Evidence Based — Having Second Thoughts!

So this morning I taped my radio show for airing this Sunday. During each show, I provide a sharp patient tip — a tool or piece of information anyone can use to help them better navigate the dysfunctional system we call American healthcare.

This week’s tip is about making judgements about treatment options based on scientific evidence — you know — where real experiments on real people have proven one thing works — or doesn’t. Specifically I was addressing recent reports that zinc and echinacea supplements don’t really help relieve a cold. I took the stand that if you understand what the real scientific evidence says, then you won’t waste your money on those supplements, or many other remedies, that don’t really work.

But — I’m having second thoughts now. What I realize is that none of these studies (as near as I can tell) ever account for the very real ability for someone’s head to practically over rule their physiology. For example — one recent study says that chondroitin and glucosamene are ineffective in relieving pain for arthritis sufferers. Oh really? Then how do we account for all those people who say it really helps them? Who is judging their opinions? Do we think they really DO have pain, they just don’t realize it?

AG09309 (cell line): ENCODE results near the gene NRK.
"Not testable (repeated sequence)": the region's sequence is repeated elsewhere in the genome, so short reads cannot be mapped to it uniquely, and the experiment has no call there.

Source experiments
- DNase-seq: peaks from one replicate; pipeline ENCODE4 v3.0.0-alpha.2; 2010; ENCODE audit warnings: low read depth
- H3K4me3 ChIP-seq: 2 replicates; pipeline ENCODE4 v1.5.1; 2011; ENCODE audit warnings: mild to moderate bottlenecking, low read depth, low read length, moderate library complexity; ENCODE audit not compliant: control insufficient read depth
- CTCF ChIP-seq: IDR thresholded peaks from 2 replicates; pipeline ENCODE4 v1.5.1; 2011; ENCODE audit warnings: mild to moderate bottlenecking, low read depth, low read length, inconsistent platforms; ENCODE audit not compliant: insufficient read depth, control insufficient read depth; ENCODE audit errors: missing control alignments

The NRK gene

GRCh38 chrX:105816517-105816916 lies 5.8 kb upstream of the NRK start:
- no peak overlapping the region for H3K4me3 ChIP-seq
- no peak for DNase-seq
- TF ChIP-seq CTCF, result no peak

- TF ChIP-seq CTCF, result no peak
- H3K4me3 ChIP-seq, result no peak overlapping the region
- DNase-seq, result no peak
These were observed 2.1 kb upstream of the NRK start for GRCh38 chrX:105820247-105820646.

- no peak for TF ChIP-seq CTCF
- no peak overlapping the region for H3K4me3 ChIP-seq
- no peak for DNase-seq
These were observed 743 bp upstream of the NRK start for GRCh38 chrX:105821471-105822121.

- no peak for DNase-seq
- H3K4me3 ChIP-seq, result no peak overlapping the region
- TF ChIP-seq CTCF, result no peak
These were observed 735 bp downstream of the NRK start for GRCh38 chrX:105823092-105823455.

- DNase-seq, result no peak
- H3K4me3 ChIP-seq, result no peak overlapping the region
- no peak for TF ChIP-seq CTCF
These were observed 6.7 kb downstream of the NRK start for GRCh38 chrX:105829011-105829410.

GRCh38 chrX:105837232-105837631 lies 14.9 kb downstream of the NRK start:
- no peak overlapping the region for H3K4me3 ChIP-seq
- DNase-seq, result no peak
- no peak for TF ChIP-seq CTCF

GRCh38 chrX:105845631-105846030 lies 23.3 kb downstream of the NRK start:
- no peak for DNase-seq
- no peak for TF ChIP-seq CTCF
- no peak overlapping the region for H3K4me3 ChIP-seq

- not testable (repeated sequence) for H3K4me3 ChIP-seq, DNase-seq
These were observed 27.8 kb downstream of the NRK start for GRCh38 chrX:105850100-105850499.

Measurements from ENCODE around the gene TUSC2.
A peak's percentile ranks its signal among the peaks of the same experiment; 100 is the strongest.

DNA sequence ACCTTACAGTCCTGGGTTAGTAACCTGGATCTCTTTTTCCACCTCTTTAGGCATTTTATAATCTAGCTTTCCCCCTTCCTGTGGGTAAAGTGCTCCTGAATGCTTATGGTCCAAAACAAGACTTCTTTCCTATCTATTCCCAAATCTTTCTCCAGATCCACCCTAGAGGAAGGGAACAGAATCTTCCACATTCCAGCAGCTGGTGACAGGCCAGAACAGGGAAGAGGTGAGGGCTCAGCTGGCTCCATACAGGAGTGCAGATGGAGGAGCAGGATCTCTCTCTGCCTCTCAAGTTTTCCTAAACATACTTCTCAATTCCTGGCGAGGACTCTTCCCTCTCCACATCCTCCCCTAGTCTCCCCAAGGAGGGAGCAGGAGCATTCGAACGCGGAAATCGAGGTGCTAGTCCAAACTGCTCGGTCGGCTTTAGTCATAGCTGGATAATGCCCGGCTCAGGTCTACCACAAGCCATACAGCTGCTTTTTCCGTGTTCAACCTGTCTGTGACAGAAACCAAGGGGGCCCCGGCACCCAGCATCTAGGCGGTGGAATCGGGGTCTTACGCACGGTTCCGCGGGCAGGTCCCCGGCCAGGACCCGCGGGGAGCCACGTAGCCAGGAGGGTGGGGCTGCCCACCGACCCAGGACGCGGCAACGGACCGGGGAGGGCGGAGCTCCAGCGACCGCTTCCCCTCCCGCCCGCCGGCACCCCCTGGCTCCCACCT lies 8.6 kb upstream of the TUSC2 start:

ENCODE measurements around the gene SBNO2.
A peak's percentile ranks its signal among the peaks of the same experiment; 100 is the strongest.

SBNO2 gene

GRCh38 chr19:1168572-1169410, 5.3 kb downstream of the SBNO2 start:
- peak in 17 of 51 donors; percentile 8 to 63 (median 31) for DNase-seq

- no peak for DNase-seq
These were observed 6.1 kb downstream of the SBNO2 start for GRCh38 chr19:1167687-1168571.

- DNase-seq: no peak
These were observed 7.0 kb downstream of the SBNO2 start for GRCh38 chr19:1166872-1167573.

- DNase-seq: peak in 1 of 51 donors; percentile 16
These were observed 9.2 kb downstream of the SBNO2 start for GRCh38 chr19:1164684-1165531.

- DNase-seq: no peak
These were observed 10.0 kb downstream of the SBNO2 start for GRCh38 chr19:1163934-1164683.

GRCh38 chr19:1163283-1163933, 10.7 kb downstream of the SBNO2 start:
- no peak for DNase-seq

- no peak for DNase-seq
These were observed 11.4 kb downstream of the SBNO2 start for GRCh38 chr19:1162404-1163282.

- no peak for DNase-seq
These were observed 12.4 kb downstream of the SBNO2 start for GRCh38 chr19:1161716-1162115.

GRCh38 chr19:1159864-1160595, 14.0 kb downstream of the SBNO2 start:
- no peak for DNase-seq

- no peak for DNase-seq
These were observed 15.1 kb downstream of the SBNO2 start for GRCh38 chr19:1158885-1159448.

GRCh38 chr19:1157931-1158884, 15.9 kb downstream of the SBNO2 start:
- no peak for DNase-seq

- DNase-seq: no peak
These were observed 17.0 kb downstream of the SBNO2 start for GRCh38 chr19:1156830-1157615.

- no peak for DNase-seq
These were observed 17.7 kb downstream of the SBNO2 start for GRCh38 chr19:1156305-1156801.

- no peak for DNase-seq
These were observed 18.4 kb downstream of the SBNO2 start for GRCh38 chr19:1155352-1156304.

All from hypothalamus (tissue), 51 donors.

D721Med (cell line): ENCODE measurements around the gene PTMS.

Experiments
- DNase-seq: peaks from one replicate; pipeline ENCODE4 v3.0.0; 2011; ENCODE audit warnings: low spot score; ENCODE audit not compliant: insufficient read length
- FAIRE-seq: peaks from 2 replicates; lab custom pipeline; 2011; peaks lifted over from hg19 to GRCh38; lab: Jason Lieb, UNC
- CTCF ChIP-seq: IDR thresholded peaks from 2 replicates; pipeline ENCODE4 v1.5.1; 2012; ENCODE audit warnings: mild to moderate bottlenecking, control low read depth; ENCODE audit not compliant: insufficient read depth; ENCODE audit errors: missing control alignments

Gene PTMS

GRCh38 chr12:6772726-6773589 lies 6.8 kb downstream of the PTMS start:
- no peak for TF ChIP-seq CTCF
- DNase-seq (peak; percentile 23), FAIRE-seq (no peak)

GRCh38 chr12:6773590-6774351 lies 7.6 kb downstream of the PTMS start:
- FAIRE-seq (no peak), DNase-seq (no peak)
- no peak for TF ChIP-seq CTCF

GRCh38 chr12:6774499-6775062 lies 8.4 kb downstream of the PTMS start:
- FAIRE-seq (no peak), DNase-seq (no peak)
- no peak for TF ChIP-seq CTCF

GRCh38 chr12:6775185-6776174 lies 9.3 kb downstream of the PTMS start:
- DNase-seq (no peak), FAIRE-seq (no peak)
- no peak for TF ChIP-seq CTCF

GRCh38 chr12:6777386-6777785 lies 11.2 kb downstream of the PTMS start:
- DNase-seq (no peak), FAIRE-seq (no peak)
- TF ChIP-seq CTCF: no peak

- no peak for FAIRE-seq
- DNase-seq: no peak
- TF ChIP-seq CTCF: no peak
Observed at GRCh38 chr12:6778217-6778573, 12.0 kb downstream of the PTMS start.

Secondly — it occurs to me that “evidence-based” never seems to account for individual differences. It reminds me of when I was a first-grade teacher. We would be told that a certain method of teaching (for reading and math in particular) was THE method — when, in fact — now we know that different people (children) learn in different ways.

So who’s to say that individual bodies won’t react to treatments differently? Actually — we DO know that! So — how do we now marry those two concepts that account for individuality?

For now, I’m going to think about it this way. Perhaps “evidence based” represents the majority. But anecdotal evidence by individuals who find relief must still be accounted for — and respected.

Trisha Torrey
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